Corner Copy

By Mike Austreng, Editor

We’ve all spent months listening to the news that has been dominated by the Coronavirus (COVID-19). For the first several weeks there were reports about China and many of us were probably stunned to see video of nearly empty street there – the few people out in public seemed to be wearing masks to protect themselves. Reports on the number dying soared. Next came Italy where the number of deaths seemed higher than any other regions.

It started to get closer to home when cruise ships with American citizens were quarantined for two weeks because people on those ships tested positive for COVID-19. Today there are at least two ships sitting off the coast of Florida with people who have tested positive and a few who have died.

We hear reports of elderly care facilities (nursing homes, assisted living, etc.) where workers and residents are testing positive – mortality rate among those elderly residents is high.

As much as we all need to keep informed about this virus and how it is spreading across our nation, it’s become very depressing to watch the news.

Thankfully news stations are making some attempts to find more positive things to report. Some examples are how people are putting figures of hearts in their windows; people visiting there grandparents from outside nursing homes; people forming parade lines in cars to wish youngsters a happy birthday.

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Then there are the reports of people not being able to say goodbye to their loved ones as they pass away (because of COVID- 19 or not). People who can’t have visitors in the hospital while they recover.

This is proving to be a very difficult time for all of us, businesses, families, employees. It’s not fun sitting and worrying whether this will hit our own town, or our own home, but how about the nurses and doctors (and other healthcare workers) who are constantly exposed to the virus and worry about bringing it home to their families?

How about the people who have to go to work at grocery stores, gas stations, and other essential businesses – not that they aren’t appreciating the fact that they have a job, but they too are risking being exposed because none of us know where other people have been and who they’ve been in contact with. For the most part people are respecting the “Stay at home and social distancing” rules, but not everyone.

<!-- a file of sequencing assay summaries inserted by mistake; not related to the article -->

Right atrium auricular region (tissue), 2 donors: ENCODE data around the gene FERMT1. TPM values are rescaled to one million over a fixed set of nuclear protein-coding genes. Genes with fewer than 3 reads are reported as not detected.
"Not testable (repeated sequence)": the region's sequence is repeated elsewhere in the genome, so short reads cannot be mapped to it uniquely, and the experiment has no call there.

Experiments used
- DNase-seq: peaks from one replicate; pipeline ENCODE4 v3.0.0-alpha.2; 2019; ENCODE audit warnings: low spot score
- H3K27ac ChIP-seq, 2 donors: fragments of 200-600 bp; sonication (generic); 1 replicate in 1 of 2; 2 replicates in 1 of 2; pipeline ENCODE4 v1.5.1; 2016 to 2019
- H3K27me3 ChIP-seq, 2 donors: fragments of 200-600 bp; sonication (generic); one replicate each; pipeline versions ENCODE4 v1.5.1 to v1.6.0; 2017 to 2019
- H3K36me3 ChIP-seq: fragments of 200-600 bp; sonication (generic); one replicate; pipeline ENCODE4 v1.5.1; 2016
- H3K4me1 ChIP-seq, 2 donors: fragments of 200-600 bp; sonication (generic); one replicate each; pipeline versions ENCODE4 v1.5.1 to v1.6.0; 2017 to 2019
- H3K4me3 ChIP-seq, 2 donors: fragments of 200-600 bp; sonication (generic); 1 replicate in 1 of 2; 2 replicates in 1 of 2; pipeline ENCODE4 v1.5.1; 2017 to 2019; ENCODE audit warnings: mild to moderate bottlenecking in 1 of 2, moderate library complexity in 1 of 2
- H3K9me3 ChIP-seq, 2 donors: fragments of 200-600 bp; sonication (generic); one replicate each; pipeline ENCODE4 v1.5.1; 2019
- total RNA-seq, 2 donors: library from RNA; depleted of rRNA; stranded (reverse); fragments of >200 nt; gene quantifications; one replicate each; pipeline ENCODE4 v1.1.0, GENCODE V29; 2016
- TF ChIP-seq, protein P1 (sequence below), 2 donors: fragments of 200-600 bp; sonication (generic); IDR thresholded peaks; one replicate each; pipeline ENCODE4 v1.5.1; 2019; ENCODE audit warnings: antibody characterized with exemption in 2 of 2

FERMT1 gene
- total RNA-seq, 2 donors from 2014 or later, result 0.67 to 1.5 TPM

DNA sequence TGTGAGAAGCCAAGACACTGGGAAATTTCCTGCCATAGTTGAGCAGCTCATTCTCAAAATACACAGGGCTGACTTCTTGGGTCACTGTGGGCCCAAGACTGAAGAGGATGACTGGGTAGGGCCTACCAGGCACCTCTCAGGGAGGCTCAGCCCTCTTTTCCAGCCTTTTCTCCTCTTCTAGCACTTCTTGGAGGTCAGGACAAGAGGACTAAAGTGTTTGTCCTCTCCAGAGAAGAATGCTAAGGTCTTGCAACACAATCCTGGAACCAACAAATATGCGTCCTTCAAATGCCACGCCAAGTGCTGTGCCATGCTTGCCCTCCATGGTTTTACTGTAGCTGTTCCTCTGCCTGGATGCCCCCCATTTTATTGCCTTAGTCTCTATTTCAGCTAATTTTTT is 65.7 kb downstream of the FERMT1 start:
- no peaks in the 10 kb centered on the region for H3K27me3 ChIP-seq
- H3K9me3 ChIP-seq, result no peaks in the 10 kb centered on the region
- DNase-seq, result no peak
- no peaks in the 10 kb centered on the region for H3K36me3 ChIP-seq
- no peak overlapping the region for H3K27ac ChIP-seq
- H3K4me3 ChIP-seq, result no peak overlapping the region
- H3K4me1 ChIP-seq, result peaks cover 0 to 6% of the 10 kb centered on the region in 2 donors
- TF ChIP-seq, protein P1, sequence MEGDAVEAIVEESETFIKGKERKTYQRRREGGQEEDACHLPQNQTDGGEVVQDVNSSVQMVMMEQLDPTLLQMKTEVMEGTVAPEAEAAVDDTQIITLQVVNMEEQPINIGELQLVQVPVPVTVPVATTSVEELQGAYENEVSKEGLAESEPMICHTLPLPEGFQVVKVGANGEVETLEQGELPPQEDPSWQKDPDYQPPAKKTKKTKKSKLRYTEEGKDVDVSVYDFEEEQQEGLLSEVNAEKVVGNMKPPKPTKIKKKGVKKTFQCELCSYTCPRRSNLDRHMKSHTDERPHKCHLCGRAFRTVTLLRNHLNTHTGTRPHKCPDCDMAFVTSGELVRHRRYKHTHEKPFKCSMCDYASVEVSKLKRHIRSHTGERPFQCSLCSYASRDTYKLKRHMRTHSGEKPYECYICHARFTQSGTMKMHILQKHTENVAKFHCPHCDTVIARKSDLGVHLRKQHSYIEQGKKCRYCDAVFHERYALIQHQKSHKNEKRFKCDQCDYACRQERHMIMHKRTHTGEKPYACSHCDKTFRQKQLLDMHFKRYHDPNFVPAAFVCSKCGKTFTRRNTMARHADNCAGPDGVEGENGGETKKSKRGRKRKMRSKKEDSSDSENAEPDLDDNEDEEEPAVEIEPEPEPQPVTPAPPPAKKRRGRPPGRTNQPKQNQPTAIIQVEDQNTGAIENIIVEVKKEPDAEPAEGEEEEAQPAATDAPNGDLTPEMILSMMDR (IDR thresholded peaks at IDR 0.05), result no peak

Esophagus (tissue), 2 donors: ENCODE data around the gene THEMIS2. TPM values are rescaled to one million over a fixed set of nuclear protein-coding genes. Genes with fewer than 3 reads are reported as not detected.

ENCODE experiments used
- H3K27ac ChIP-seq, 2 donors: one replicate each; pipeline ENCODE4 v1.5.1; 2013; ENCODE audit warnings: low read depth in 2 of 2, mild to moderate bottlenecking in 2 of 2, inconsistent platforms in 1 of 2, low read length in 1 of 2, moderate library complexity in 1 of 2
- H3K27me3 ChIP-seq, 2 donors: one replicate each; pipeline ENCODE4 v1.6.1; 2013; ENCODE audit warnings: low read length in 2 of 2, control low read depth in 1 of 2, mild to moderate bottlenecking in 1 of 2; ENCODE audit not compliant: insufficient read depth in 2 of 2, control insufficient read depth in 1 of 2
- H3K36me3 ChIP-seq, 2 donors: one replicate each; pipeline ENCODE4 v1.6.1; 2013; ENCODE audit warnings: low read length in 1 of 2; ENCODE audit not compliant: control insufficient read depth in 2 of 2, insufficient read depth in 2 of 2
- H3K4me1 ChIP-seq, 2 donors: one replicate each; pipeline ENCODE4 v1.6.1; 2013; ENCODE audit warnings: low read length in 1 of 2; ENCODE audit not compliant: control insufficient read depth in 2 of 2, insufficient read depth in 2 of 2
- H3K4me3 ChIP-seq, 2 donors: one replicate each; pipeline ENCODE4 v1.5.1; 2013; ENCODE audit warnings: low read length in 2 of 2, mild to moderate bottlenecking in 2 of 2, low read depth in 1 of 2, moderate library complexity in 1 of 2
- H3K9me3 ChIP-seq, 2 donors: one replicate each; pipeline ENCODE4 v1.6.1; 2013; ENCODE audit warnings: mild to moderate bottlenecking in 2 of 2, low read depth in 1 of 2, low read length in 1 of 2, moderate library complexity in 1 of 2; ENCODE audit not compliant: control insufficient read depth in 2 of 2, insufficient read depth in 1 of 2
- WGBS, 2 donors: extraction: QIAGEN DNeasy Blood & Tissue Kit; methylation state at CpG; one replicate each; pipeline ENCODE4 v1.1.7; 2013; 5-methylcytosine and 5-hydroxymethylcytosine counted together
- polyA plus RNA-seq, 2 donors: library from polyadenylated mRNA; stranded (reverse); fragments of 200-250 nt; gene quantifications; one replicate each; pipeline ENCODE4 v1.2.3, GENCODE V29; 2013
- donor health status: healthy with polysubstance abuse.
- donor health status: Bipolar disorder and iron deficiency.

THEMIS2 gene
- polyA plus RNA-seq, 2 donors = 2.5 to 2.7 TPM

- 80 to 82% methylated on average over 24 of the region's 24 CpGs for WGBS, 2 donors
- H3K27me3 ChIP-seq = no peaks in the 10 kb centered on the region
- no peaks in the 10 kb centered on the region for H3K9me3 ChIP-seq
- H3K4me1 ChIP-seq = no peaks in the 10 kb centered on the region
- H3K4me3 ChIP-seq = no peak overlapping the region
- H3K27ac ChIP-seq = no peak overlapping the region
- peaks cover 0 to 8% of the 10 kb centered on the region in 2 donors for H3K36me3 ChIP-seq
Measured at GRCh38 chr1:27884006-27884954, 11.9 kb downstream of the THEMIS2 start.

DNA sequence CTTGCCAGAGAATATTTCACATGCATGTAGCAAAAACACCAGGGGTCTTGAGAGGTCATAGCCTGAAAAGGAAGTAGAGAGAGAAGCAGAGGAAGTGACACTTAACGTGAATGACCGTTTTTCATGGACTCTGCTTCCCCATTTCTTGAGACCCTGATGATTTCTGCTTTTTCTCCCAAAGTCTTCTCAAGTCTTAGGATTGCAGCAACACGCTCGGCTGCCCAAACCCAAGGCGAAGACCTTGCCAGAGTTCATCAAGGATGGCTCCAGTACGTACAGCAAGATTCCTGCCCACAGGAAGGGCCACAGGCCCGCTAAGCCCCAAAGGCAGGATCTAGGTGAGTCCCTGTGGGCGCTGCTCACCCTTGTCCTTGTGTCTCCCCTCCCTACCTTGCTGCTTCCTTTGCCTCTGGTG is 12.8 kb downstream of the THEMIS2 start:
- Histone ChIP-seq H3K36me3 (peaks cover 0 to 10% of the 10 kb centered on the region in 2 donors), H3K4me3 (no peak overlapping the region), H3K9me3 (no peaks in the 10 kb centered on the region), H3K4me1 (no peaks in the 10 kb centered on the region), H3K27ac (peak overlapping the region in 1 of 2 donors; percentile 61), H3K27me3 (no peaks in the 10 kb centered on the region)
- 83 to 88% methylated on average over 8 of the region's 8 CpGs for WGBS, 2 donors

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In our lifetime we’ve never heard unemployment numbers as high as they reached last week. It was reported on Friday morning that there are 6.6 million people without jobs in the United States. The government has done things to help by not requiring a waiting period for unemployment benefits. Most of us should see a stimulus check or deposit in the next couple weeks.

That money will be helpful, but only if this pandemic is over soon. The latest news tells us bars and restaurants will remain closed through April – that may change as we go through the month. We’ve seen reports that the peak of infected people in Minnesota may not happen until May or even June.

It’s really easy to be distracted and worried about this virus, but it can also be a time we can all be thankful for our families and those we are close to. We can also be thankful that we have jobs – for those of us who have jobs.

Hopefully this pandemic will run its course quicker than all the experts are predicting and those not working will be able to return to their jobs and things will get back to normal.

Everyone can hope that all of us learn things from this pandemic and we’re better prepared if something like this ever happens again.

Stay Healthy, and Have A Good Week!

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